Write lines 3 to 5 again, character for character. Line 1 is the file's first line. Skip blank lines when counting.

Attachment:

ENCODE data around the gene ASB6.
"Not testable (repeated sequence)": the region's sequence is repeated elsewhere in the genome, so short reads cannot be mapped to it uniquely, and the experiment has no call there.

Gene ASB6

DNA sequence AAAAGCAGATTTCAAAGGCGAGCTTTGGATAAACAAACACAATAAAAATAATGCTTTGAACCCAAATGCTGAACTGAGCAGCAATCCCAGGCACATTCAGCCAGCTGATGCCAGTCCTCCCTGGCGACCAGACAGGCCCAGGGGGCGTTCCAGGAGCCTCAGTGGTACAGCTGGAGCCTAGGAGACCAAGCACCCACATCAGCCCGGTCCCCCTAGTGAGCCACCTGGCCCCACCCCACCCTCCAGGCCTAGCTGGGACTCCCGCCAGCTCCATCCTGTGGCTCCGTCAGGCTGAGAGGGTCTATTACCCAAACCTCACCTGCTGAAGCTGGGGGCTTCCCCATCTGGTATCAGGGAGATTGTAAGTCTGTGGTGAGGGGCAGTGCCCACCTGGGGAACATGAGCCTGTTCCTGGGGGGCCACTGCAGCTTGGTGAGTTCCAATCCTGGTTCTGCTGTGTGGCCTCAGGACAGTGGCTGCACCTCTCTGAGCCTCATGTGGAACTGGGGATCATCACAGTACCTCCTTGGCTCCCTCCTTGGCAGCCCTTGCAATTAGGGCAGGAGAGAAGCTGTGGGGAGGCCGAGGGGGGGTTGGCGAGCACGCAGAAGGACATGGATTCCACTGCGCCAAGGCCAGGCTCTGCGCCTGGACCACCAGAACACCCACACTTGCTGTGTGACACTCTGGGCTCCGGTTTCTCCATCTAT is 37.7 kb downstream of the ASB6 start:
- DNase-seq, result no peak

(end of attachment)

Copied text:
Gene ASB6

DNA sequence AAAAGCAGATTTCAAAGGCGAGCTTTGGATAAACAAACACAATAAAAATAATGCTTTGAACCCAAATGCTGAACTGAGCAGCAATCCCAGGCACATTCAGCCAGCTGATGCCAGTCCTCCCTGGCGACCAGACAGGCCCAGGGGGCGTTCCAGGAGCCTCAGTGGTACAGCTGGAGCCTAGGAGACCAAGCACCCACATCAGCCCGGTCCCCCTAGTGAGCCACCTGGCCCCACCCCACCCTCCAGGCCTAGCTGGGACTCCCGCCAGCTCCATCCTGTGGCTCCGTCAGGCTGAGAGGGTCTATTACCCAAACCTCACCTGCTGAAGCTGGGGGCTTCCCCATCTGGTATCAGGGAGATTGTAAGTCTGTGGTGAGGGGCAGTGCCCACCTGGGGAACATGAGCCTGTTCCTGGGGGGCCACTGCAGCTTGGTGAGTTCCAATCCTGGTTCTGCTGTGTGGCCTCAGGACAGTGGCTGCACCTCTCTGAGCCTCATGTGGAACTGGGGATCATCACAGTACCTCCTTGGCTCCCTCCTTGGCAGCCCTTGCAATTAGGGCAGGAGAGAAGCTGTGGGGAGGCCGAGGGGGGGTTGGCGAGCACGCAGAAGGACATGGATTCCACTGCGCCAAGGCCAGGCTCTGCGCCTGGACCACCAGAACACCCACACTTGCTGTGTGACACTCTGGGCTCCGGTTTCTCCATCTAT is 37.7 kb downstream of the ASB6 start:
- DNase-seq, result no peak